Drug firms bid to block 'conveyor belt' of executions in Arkansas

Two pharmaceutical companies have joined a legal bid to prevent their drugs from being used to execute seven US prison inmates in the space of 11 days.

In a court filing, Fresenius Kabi USA and West-Ward Pharmaceuticals said they object to their products being used by the state of Arkansas for lethal injections as it "runs counter to the manufacturers' mission to save and enhance patients' lives".

They added that the use of their drugs "carries with it not only a public health risk, but also reputational, fiscal and legal risks".

The unprecedented schedule of executions was announced after Arkansas prison officials acquired a supply of potassium chloride, adding to the stock of midazolam they currently have.

The two drugs are part of the three used in lethal injection executions in the US.

Fresenius Kabi said it believes it manufactured the potassium chloride, while West-Ward is believed to have made the state's supply of midazolam.

However, both companies say they have put strict controls on supplies and do not know how their products were purchased by officials.

"We can only conclude Arkansas may have acquired this product from an unauthorised seller," a Fresenius Kabi spokesperson said.

"Pharmaceuticals obtained in this manner are at risk of adulteration or chemical change due to improper handling such as failure to maintain proper temperature levels during storage and transport."

London-based Hikma, West-Ward's parent company, said it made "repeated" representation to officials "to confirm if they are in possession of our product which they intend to use in lethal injections, and if so to return it to us".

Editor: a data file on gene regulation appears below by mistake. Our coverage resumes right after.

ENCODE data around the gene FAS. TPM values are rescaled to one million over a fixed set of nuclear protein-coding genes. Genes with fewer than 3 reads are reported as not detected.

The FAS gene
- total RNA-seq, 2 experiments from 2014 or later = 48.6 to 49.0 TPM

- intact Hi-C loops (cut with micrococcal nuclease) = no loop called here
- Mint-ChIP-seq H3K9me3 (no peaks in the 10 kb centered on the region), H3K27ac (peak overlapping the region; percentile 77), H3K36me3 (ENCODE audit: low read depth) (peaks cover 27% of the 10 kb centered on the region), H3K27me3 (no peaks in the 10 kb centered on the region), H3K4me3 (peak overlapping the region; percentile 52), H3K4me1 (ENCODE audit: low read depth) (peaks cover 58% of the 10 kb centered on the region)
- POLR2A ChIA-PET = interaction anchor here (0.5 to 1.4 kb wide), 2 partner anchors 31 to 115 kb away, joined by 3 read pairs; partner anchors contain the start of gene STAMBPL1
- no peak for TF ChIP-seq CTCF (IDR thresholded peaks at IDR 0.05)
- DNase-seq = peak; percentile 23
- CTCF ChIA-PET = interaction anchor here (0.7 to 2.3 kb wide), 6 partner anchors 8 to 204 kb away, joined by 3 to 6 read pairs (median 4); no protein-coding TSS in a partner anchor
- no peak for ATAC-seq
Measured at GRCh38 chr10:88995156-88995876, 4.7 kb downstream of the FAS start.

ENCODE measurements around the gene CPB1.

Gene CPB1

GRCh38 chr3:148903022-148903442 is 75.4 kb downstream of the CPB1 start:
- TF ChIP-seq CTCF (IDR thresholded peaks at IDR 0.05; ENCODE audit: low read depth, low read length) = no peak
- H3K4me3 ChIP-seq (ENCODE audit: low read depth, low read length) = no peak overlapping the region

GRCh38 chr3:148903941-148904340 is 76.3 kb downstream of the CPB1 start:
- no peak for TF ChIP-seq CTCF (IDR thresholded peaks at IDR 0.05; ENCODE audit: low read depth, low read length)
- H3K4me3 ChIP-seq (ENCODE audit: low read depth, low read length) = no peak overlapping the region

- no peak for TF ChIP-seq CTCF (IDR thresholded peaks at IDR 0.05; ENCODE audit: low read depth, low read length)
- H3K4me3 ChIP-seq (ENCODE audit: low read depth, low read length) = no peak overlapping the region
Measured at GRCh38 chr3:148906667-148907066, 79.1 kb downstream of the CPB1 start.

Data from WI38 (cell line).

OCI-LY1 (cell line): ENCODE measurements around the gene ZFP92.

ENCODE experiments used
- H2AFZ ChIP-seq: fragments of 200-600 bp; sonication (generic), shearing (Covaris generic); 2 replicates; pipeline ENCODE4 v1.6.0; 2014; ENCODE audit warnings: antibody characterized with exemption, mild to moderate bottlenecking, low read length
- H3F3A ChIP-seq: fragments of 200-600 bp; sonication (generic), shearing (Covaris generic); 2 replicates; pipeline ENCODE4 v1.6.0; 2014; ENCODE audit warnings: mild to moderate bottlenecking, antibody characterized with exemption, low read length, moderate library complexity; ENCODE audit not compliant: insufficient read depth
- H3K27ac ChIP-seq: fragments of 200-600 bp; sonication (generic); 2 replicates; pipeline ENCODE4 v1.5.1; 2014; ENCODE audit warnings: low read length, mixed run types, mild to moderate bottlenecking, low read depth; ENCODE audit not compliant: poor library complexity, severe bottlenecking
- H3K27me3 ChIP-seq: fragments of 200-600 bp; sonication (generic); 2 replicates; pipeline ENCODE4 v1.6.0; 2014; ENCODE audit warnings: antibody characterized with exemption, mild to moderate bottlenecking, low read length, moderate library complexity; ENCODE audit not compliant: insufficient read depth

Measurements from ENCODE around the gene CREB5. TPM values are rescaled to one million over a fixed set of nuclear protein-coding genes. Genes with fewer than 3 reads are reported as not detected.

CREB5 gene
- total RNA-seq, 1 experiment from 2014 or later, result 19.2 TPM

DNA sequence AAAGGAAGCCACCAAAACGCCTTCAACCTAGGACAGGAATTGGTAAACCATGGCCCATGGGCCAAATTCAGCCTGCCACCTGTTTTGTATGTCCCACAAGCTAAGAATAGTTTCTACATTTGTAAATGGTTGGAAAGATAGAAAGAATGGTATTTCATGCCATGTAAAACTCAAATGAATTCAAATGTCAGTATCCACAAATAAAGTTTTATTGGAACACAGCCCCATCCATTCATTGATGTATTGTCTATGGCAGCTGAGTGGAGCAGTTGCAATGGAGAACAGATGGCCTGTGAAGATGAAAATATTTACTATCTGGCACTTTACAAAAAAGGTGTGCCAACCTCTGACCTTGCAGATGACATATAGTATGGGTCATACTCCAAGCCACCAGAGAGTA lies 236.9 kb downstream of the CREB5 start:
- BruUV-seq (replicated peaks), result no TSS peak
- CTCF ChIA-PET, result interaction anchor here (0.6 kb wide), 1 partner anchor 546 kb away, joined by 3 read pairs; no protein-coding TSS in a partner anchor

Arkansas has not executed an inmate since 2005 due to drug shortages and legal challenges.

Prison officials plan to hold two executions a night from Monday, followed by a final one on Thursday.

If the seven executions are carried out as scheduled it would mark the largest amount of inmates put to death by a US state in such a short period in modern history.

Amnesty International said the "conveyor belt of death" demonstrated "how out of step Arkansas is with the rest of the world when it comes to state-sanctioned killing".

The legal challenge against the execution schedule, launched by the seven death row inmates, is expected to be adjudged on Friday.

Ahead of the decision protesters demonstrated outside the home of Governor Asa Hutchinson, who sanctioned the executions.

On Thursday, Mr Hutchinson defended the schedule, saying there was "insufficient attention that is paid to the victims and the families in these cases".

He added that he believed prison officials were able to source their new supply of drugs thanks to a 2015 state law that keeps the source of Arkansas' three lethal injection ingredients secret.

He said: "I don't think we would have acquired the drugs that we have without that confidentiality agreement."

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